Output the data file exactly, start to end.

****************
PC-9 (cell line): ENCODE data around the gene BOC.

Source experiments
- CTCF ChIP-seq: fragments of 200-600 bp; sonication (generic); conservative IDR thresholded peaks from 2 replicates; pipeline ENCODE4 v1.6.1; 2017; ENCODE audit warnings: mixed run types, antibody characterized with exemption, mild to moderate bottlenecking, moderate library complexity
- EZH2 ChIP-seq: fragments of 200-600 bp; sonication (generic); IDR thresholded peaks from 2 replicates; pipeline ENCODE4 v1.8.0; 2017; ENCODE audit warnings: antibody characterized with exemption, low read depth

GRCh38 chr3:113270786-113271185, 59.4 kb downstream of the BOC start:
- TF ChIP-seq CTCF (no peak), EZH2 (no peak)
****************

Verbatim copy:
PC-9 (cell line): ENCODE data around the gene BOC.

Source experiments
- CTCF ChIP-seq: fragments of 200-600 bp; sonication (generic); conservative IDR thresholded peaks from 2 replicates; pipeline ENCODE4 v1.6.1; 2017; ENCODE audit warnings: mixed run types, antibody characterized with exemption, mild to moderate bottlenecking, moderate library complexity
- EZH2 ChIP-seq: fragments of 200-600 bp; sonication (generic); IDR thresholded peaks from 2 replicates; pipeline ENCODE4 v1.8.0; 2017; ENCODE audit warnings: antibody characterized with exemption, low read depth

GRCh38 chr3:113270786-113271185, 59.4 kb downstream of the BOC start:
- TF ChIP-seq CTCF (no peak), EZH2 (no peak)